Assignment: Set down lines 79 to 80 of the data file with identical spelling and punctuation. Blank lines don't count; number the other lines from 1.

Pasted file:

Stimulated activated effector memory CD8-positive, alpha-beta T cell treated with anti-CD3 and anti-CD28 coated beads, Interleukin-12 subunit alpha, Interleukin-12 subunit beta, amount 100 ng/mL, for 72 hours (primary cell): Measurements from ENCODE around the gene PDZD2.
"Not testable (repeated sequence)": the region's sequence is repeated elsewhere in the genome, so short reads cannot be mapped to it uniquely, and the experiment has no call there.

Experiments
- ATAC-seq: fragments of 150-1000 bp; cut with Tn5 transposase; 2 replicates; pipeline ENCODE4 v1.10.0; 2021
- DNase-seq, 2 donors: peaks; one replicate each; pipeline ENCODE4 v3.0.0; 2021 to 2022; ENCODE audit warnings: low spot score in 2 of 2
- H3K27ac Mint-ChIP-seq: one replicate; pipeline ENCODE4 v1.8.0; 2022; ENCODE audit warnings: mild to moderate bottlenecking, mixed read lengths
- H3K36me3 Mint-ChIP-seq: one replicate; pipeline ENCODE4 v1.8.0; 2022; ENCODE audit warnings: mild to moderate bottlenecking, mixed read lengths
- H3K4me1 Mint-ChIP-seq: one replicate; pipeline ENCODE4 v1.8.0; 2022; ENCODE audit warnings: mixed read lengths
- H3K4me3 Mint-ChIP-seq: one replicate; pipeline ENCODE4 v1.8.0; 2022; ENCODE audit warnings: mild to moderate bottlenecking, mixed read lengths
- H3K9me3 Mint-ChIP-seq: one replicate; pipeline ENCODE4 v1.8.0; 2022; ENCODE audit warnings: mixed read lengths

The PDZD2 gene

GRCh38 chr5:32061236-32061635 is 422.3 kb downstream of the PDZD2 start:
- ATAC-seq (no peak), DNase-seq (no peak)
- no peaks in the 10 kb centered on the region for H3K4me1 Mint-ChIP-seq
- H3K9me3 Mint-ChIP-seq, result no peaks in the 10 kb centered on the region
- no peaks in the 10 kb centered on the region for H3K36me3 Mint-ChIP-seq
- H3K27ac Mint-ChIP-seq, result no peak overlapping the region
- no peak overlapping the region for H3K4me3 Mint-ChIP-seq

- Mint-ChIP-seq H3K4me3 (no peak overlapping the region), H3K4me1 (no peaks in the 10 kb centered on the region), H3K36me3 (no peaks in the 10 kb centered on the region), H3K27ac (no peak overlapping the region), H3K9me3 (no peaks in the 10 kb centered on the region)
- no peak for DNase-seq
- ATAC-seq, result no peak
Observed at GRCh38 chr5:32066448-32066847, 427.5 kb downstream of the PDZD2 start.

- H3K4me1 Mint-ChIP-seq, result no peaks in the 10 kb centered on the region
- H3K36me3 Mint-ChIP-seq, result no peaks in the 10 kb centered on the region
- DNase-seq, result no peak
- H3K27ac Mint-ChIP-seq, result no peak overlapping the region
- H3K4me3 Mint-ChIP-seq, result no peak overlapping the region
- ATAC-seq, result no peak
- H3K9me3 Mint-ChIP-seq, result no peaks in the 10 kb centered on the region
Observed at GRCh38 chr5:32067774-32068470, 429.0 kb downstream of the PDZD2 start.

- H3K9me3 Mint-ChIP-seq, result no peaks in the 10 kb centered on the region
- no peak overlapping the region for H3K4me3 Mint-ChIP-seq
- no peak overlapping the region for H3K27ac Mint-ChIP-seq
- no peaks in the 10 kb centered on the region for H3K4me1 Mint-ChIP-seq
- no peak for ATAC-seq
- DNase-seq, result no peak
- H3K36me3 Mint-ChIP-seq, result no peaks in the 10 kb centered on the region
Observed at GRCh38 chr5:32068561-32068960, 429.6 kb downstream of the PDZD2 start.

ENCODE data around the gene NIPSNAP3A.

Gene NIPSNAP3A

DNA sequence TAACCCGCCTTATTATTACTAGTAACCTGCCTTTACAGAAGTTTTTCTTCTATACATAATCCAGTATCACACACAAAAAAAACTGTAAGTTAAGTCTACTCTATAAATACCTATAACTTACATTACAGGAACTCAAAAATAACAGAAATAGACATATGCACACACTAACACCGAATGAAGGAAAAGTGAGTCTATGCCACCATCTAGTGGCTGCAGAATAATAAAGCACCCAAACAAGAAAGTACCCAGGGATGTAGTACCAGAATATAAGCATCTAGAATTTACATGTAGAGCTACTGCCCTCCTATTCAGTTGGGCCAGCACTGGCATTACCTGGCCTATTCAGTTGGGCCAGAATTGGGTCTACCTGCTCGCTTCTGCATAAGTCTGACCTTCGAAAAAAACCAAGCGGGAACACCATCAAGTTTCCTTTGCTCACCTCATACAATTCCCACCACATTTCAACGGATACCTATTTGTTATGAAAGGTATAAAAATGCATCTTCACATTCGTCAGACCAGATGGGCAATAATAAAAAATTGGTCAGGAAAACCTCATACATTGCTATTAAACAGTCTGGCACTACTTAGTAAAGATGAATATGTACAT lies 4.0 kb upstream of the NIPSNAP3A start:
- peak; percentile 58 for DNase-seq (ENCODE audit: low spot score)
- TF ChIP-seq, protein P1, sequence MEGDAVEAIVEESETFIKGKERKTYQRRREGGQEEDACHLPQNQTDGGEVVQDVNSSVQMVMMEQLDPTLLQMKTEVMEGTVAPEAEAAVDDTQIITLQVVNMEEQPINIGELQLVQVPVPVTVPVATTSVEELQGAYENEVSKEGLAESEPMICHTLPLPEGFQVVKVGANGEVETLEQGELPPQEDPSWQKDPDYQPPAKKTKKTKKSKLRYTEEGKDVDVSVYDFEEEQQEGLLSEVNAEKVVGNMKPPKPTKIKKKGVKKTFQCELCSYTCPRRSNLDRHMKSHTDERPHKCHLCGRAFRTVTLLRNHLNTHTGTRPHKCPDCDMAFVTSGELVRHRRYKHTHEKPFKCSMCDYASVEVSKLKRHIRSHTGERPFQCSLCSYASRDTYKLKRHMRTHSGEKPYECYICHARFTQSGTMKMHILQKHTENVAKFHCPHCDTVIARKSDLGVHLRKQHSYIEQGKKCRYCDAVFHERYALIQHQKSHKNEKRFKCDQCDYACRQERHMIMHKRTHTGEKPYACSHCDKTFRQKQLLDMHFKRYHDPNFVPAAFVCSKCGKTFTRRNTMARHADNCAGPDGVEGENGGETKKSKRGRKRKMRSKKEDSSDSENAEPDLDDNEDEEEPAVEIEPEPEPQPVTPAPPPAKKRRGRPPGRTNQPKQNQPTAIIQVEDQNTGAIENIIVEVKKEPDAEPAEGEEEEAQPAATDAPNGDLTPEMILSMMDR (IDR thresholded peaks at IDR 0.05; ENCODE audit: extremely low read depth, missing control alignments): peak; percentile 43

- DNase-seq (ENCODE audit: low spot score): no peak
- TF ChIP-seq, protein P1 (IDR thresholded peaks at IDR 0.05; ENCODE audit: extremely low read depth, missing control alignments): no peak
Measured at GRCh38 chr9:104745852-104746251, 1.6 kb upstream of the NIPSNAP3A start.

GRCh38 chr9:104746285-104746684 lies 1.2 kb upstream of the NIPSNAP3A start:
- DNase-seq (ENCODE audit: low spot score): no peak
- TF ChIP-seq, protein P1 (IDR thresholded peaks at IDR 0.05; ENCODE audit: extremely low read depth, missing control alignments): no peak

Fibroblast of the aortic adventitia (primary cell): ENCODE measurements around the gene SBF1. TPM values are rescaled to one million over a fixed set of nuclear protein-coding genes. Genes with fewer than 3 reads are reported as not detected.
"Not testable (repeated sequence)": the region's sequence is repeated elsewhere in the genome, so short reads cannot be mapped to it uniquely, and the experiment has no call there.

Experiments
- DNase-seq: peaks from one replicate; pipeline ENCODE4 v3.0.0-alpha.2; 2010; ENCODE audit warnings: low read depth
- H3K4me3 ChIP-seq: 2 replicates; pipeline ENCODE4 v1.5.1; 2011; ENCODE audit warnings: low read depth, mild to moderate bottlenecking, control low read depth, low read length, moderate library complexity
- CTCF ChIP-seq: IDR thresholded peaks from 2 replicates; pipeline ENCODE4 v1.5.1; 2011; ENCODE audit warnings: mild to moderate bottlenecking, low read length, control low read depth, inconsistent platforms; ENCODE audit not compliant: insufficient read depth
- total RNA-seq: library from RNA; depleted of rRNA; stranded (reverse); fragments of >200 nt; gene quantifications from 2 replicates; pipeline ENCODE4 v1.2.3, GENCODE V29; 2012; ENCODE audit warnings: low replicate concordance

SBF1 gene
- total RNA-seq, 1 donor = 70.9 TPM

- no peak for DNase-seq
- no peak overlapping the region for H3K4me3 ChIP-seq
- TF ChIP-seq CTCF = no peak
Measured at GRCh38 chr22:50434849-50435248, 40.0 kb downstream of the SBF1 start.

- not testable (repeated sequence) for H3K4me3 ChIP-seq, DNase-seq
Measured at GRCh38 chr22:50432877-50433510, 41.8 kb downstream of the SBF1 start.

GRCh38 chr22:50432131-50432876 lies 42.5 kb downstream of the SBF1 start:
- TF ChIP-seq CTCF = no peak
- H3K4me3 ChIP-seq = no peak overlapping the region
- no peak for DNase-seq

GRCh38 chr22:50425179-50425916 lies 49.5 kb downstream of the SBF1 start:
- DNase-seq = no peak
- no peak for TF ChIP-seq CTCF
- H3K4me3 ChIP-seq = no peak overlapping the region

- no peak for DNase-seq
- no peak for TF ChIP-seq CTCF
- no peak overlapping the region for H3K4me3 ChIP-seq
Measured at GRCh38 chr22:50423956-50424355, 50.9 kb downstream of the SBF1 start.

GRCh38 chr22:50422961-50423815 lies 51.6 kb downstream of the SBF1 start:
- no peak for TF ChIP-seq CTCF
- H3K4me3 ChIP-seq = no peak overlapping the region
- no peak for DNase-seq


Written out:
- H3K4me3 ChIP-seq = no peak overlapping the region
- no peak for DNase-seq